By: Alice Guy

The competition, to raise awareness of the battle through digital technologies, asked entrants to develop a curriculum resource to be used for Year 7 to 10 students.

The students created websites encompassing a range of digital resources including an interactive map of the battlefield, social media profiles and provocative questions.

Rotorua Girls’ High students Alyssa Mae Pineda, Kayla Kautai, Mairaatea Mohi, Atawhai Ngatai and Keighley Jones created a scrolling menu of pages on their website called The Missed that detailed different aspects of the battle, a quiz to test learning and material in te reo Maori.

The students impressed the judges with their digital creations designed to teach younger students about this important event in New Zealand’s history.

Kayla said they first heard about the competition from their principal, Ally Gibbons, who will be a chaperone on the trip.

“The thing that stood out was that it was New Zealand’s blackest day and we’d never come across it,” she said.

Atawhai said they were all working backstage on the school production so didn’t know if they would be able to fit it in.

“We ended up completing it in three days,” Kayla said.

The girls decided on the name The Missed for a few different reasons.

“It kind of had a few meanings, we miss the soldiers but the people that died at Passchendaele are also overlooked,” Alyssa said.

Keighley said it was also missed in their education.

The website featured a translation into te reo Maori.

“It’s quite a big part of our identity as New Zealanders,” Atawhai said. “So it made sense to be there.”

The girls said they hadn’t really spoken about the competition since submitting their entry because they didn’t want to get their hopes up.

“It was really exciting when we found out we’d won. We were all just screaming,” Alyssa said.

The Year 13 students wanted to thank their teacher, Joanne Varie, who played a “pivotal role” in their journey and success.

Rotorua MP Todd McClay congratulated the girls and said they would represent Rotorua well when they attended the 100th-anniversary commemorations in Belgium later this year.

“Their entry was an excellent piece of creative thinking and a very clever use of digital technology,” he said. “It will help younger generations connect with the huge sacrifices made by brave New Zealanders during the First World War.”

Mr McClay said they had worked extremely hard and their win was a significant achievement.

Education Minister Nikki Kaye and the Arts, Culture and Heritage Minister Maggie Barry announced the winning students.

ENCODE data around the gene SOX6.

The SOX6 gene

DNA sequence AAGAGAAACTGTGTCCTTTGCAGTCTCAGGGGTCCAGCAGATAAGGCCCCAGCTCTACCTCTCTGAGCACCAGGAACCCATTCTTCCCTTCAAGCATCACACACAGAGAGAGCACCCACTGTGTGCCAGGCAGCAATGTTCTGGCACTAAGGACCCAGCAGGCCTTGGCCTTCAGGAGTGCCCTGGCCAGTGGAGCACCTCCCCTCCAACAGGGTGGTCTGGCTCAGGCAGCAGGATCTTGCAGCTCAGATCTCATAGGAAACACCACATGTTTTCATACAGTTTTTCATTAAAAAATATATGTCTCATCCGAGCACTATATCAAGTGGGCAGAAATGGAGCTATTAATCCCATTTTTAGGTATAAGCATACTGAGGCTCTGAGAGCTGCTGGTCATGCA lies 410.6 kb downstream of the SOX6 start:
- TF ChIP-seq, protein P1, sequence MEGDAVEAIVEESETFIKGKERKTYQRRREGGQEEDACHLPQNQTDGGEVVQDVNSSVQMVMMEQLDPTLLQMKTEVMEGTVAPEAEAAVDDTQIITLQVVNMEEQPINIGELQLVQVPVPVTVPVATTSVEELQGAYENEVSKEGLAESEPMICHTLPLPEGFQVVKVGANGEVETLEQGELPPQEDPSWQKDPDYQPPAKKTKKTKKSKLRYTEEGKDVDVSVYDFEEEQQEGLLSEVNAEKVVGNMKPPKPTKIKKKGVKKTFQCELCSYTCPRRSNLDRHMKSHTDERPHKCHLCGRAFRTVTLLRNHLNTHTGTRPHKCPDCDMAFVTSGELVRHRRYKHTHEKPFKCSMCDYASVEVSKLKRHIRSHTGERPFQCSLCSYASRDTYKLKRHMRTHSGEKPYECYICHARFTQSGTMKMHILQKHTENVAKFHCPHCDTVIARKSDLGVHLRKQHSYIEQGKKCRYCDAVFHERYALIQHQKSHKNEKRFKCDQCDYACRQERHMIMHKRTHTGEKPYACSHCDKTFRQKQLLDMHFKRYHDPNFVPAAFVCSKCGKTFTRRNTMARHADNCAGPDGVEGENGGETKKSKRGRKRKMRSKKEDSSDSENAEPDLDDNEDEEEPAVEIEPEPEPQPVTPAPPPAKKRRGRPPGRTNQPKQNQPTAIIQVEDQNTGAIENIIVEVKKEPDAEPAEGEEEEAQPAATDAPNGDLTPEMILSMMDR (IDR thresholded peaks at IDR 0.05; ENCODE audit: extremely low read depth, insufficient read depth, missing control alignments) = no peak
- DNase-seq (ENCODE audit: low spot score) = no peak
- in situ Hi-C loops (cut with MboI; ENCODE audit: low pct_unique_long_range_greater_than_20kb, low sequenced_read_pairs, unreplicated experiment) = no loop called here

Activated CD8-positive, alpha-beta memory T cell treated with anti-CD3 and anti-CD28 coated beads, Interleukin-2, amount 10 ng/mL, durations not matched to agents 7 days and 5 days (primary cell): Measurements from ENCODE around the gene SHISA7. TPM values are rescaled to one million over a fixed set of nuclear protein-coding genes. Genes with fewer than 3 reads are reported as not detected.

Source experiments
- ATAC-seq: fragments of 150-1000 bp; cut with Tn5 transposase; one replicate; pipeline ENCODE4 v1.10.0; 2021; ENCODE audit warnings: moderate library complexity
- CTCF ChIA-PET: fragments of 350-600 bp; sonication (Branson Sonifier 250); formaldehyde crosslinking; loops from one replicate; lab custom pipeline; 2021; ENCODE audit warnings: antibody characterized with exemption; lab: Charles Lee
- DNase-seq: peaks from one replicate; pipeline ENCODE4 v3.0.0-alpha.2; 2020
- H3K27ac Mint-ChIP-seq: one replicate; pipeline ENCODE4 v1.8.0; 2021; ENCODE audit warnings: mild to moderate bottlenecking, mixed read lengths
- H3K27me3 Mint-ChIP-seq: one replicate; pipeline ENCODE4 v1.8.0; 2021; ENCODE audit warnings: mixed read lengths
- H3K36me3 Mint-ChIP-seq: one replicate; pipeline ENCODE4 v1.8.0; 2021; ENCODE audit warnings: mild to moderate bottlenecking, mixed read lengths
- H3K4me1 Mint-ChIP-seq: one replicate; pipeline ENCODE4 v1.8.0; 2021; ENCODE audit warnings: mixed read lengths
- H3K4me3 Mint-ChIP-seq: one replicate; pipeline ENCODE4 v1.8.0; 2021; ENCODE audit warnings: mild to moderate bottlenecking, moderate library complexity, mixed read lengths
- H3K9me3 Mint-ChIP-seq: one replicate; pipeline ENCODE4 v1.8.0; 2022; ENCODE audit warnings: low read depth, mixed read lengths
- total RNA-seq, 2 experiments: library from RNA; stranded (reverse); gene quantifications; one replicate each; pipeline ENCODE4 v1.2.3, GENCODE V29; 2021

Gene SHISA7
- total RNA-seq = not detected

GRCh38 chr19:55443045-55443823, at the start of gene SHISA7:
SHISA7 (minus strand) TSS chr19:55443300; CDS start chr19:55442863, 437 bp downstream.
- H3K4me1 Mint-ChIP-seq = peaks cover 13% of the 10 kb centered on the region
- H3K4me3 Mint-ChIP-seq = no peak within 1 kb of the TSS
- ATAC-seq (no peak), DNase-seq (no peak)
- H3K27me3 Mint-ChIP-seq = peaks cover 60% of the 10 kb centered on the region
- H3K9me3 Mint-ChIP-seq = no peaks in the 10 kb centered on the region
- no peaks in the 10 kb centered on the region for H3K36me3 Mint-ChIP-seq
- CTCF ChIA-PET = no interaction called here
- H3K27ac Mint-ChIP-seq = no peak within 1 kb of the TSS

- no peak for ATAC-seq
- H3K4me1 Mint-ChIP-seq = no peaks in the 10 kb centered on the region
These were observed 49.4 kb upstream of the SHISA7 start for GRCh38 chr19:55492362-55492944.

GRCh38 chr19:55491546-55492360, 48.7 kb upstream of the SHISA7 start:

“All the students should be extremely proud of what they’ve produced,” Ms Kaye said.

“The feedback from the judges was outstanding, with one reporting that the entries reduced him to tears with the students’ understanding of what they had learnt from Passchendaele.”

The other two winning entries came from St Paul’s Collegiate in Hamilton and St Margaret’s College in Christchurch.

Ms Barry said it was important for us to learn from the past and through this opportunity the students would be able to share what they had learned with others.

“This competition has been an amazing opportunity for them to learn more about the Battle of Passchendaele and reflect on the sacrifices made by our ancestors,” she said.

The competition was launched by the Ministry of Education in May, in partnership with the sponsors, Fields of Remembrance Trust and the Passchendaele Society.

The winners will travel to Belgium on October 7 to attend the National Commemoration Service at the Tyne Cot Cemetery near Zonnebeke in West Flanders.

“Tyne Cot Cemetery is the largest Commonwealth War Grave Cemetery in the world,” Ms Barry said. “It is also the final resting place of 520 New Zealanders and a memorial to those missing in battle. They will also attend the New Zealand Memorial and Garden Opening on October 12.”

As well as the commemoration, the students will visit the Passchendaele Battlefields and surrounding areas and the Flanders Fields Museum, and will visit Paris and Amsterdam, where they will visit Anne Frank house before returning to New Zealand.

“This will be the trip of a lifetime for the students,” she said. “It will be an invaluable educational experience as they retrace the steps of those who fought in WW1 in Passchendaele and Flanders Field.”

To see the girls website, visit

Source: Rotorua Daily Post


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